To get more light into the wards, the building was narrow and had angular rooms, often staff space, perpendicular to the main hallway.
The seminal architectural feature of the old hospital–the parts built by Illinois Central Railroad–was this staircase. Wide and graceful, adorned with paint chips and fire extinguishers, and leading from offices to surgical suites to the cafeteria.
The four buildings seen here comprise almost all of the notable remaining structures.
The workshop and parts room was full of light and meticulously sorted bolts, nuts, washers, gaskets, and all sorts of specialty hardware.
Copper poured from this furnace and was cast by the autocaster on the right into billets.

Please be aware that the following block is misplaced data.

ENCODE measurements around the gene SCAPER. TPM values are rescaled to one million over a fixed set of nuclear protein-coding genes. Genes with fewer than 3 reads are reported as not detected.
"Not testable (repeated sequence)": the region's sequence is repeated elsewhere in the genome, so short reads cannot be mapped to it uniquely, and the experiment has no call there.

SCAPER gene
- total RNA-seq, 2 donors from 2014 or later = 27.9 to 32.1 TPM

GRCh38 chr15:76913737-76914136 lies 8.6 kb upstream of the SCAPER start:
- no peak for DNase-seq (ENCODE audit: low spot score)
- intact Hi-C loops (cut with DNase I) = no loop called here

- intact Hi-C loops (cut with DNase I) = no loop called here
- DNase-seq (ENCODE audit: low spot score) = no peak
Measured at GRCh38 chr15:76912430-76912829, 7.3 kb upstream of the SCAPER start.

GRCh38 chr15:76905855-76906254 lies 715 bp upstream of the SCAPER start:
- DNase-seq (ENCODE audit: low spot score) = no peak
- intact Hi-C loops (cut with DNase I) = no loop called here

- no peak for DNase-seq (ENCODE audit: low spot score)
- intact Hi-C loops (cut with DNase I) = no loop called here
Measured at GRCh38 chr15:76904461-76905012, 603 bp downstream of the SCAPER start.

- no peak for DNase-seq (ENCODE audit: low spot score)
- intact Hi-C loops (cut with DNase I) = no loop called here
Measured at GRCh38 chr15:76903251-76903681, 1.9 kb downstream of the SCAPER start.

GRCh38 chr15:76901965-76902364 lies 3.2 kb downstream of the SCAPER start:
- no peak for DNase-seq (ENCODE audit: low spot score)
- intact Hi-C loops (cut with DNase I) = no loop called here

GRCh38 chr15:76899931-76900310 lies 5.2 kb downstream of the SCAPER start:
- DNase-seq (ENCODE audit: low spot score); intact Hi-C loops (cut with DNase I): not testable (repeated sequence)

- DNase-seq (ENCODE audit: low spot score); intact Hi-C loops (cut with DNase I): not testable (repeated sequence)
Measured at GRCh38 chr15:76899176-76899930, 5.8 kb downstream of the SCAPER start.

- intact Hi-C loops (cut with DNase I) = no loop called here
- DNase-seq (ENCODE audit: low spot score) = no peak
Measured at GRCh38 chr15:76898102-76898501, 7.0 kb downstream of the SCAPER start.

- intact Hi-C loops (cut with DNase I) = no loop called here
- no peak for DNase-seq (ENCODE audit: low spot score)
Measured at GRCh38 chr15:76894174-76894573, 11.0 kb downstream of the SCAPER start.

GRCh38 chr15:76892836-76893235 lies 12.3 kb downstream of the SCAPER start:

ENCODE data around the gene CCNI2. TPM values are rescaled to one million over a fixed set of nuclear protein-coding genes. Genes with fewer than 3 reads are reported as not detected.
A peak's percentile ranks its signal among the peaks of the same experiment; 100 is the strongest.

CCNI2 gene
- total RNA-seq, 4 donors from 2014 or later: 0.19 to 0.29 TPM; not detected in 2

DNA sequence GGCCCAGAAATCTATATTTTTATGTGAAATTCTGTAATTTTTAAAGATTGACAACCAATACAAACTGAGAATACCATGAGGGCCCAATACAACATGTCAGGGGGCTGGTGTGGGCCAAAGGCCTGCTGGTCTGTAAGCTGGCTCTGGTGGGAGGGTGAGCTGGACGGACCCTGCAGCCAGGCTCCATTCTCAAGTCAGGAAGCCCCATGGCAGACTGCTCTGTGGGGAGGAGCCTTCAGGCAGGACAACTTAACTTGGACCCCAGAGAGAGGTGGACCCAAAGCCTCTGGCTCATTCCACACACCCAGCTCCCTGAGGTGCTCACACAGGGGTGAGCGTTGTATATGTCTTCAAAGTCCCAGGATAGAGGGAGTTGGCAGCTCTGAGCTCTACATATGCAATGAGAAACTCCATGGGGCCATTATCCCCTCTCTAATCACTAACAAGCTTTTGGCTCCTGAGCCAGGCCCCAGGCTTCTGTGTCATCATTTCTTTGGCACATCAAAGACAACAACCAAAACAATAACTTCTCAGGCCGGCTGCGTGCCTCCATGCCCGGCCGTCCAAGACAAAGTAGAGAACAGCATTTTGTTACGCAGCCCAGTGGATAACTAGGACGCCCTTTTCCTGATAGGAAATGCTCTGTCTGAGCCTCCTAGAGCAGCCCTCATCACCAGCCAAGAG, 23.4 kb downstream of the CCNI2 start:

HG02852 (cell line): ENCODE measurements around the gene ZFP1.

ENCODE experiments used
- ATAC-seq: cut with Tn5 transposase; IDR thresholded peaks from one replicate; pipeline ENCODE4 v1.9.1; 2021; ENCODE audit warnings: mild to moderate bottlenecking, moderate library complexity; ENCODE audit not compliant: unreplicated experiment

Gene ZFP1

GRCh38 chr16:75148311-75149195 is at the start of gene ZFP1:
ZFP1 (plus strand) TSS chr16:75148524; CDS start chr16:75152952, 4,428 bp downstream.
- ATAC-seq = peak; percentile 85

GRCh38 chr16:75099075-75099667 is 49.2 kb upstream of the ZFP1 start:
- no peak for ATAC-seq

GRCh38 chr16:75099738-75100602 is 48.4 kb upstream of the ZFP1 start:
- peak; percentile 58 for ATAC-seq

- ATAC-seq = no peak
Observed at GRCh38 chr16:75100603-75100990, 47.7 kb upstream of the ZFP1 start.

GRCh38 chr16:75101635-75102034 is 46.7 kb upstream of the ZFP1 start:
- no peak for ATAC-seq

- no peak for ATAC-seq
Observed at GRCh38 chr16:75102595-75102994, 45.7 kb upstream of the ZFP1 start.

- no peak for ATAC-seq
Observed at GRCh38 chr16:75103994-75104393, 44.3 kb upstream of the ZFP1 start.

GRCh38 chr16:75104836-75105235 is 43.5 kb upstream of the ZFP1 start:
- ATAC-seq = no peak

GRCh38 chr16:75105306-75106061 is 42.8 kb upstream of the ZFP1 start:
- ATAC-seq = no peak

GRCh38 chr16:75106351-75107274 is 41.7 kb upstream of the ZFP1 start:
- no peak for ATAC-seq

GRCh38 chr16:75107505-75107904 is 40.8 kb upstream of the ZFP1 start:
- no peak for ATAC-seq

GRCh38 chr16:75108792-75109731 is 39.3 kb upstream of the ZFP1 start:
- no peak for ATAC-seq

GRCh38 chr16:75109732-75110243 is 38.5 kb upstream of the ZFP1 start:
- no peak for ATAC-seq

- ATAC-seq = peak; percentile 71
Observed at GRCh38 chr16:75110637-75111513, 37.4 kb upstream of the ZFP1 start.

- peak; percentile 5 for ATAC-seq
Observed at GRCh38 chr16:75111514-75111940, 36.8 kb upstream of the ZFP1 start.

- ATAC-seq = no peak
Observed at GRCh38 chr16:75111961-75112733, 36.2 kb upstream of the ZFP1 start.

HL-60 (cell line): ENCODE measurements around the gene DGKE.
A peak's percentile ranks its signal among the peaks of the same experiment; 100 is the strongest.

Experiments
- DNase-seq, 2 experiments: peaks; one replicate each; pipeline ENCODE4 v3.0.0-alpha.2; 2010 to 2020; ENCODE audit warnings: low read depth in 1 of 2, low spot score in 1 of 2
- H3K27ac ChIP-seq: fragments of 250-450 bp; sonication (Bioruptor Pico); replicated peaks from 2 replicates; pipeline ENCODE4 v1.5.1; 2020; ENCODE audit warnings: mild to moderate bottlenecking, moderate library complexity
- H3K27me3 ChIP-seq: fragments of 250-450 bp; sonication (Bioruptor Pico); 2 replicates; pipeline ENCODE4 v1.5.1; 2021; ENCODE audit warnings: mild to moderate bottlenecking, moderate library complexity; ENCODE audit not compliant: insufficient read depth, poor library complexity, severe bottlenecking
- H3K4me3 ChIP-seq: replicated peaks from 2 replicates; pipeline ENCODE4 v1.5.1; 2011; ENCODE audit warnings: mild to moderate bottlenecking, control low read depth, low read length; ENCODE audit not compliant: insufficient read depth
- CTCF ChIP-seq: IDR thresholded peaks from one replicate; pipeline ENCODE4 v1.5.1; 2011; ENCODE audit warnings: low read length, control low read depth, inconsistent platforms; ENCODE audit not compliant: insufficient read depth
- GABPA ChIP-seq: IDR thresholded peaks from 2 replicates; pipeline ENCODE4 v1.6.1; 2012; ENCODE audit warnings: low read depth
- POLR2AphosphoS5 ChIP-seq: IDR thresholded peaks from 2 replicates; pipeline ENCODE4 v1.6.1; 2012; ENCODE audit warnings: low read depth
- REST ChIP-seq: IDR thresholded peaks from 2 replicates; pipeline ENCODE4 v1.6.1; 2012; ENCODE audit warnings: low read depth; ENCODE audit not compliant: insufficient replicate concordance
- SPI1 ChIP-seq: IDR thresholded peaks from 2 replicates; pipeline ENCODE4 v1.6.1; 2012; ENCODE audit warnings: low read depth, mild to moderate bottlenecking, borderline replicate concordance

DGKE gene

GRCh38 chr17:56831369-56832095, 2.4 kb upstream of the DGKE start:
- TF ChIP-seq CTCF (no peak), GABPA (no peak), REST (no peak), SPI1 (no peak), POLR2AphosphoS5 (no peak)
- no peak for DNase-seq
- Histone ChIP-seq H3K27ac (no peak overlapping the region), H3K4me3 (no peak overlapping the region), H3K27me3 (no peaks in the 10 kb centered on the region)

HDR matrix panorama. Looking from the grain elevators, now doomed, toward the city between the flour mill’s water tower and tile elevator’s neon sign, the old and new economies seem almost united. Yet the financial centers rise in reality to shadow the now-abandoned industry and manufacturing. The way of things, I’m told.
This room on the top floor of one of the oldest buildings has seemingly not changed since it was adapted for employee use. Some sections of the hospital were adapted for staff to live in. Paying Patient Ward–where capable patients were separated from wards of the state.
A side door on the rear of the castle that let guests out into a small stone courtyard below a tall turret.
Part of the plant has been reused as a scrap metal yard.